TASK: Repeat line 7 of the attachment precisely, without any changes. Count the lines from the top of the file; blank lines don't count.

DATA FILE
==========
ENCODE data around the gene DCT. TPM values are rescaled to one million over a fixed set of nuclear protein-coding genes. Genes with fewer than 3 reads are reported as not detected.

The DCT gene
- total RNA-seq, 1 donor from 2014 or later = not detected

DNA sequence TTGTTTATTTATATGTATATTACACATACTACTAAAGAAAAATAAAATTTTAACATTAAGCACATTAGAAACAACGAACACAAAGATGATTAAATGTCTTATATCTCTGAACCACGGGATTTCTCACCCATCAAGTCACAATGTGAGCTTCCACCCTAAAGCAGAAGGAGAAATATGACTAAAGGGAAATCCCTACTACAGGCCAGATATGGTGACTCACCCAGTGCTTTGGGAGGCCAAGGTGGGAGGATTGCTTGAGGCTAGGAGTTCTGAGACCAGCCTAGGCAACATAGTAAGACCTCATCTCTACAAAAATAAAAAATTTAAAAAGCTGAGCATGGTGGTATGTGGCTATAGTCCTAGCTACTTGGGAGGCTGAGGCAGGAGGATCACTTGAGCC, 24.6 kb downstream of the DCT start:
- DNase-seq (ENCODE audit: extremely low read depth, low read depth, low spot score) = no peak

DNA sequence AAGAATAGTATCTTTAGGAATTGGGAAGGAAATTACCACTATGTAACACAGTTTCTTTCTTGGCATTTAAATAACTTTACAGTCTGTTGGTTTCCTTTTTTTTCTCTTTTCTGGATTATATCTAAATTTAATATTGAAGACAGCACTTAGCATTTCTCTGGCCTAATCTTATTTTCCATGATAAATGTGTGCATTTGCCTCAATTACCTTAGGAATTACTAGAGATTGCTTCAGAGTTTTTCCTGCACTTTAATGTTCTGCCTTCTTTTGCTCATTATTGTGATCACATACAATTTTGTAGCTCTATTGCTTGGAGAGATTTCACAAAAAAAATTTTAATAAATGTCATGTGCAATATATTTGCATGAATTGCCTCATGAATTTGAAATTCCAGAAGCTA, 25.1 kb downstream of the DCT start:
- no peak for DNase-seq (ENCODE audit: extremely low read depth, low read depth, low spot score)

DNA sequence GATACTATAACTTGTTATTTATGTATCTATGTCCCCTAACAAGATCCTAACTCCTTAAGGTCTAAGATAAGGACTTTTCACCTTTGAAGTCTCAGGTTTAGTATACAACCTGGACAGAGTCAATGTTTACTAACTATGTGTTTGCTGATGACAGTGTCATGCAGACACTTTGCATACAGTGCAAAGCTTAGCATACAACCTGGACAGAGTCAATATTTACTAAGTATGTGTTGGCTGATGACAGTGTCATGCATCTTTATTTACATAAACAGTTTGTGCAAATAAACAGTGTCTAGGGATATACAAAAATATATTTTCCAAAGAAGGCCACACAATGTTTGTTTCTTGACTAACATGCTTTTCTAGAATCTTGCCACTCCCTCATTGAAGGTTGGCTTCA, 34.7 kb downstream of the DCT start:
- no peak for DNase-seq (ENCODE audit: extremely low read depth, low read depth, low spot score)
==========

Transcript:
- no peak for DNase-seq (ENCODE audit: extremely low read depth, low read depth, low spot score)